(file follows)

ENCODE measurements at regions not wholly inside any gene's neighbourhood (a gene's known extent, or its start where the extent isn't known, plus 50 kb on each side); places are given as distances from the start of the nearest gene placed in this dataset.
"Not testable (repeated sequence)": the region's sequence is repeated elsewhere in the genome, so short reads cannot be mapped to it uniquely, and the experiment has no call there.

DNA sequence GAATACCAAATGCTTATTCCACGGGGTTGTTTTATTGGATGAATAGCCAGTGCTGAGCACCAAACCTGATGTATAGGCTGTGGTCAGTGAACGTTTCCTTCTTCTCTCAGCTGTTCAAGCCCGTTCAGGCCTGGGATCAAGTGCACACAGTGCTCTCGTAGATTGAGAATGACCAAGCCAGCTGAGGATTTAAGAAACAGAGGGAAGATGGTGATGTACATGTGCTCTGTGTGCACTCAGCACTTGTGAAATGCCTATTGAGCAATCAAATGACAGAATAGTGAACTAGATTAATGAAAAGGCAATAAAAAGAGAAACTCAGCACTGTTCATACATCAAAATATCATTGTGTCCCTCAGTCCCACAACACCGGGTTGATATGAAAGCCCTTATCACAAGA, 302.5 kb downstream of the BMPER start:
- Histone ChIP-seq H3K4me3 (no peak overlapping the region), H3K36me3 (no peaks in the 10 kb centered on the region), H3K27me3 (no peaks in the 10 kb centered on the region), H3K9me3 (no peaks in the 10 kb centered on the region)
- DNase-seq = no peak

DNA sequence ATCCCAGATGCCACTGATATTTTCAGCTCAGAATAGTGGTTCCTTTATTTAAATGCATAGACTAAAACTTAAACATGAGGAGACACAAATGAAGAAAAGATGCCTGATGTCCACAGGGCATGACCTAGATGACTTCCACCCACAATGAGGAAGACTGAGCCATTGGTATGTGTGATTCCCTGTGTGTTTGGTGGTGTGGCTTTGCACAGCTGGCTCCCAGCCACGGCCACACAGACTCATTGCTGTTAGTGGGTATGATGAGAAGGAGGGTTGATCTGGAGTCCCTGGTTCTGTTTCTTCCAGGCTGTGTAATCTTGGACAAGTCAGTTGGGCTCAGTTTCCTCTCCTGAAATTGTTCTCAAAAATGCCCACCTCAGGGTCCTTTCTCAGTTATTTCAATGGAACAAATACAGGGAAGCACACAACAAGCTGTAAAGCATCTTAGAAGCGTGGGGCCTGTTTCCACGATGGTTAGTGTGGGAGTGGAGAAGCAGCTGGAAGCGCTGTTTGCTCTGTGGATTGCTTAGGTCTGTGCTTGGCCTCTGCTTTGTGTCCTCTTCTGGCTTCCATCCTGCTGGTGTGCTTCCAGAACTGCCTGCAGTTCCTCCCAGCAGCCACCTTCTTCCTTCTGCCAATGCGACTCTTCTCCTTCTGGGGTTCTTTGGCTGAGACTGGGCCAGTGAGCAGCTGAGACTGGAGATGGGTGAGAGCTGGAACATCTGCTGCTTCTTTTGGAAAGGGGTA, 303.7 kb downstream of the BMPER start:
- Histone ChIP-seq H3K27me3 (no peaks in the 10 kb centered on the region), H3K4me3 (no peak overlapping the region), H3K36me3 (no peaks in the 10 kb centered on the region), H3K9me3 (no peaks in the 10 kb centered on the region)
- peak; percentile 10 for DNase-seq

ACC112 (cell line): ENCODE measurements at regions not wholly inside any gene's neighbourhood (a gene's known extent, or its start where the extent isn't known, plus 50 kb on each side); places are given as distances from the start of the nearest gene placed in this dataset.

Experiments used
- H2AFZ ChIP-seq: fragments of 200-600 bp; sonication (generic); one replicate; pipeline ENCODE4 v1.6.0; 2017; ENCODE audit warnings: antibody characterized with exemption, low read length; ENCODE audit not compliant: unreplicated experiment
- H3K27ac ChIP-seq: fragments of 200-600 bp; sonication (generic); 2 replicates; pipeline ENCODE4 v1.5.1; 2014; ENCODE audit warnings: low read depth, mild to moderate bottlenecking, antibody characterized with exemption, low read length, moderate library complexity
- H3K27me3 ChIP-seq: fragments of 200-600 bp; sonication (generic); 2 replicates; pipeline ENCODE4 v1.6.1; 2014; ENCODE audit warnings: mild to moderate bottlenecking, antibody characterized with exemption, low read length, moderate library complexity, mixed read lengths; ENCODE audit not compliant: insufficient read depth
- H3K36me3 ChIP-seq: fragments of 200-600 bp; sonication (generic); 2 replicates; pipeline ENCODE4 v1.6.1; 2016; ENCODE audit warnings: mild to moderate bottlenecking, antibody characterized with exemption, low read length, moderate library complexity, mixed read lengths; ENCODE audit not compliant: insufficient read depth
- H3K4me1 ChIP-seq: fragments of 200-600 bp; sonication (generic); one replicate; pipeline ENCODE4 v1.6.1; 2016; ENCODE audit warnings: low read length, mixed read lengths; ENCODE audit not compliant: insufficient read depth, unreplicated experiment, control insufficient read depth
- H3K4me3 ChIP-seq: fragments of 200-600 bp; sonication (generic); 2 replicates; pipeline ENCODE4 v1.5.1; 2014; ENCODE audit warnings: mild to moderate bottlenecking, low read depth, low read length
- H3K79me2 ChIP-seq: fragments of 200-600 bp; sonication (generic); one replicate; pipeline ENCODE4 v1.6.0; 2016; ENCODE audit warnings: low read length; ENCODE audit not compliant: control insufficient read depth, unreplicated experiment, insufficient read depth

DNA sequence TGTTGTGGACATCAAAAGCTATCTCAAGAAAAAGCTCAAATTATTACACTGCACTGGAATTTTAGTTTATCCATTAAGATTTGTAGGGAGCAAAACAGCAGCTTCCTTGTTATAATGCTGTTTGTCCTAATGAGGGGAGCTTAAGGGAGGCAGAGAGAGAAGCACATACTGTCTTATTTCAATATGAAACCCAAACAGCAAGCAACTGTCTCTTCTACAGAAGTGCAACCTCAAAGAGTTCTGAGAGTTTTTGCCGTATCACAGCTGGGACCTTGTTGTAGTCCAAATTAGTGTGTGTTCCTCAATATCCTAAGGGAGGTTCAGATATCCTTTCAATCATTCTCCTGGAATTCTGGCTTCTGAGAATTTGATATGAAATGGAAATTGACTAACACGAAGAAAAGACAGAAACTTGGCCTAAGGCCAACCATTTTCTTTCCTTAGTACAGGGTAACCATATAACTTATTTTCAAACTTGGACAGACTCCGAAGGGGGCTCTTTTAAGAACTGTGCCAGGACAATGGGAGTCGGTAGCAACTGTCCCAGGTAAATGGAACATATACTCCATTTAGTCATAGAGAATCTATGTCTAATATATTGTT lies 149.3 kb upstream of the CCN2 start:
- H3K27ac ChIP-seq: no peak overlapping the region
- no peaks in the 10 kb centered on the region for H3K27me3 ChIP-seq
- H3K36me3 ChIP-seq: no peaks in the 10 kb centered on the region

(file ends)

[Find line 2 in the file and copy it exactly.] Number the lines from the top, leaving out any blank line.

"Not testable (repeated sequence)": the region's sequence is repeated elsewhere in the genome, so short reads cannot be mapped to it uniquely, and the experiment has no call there.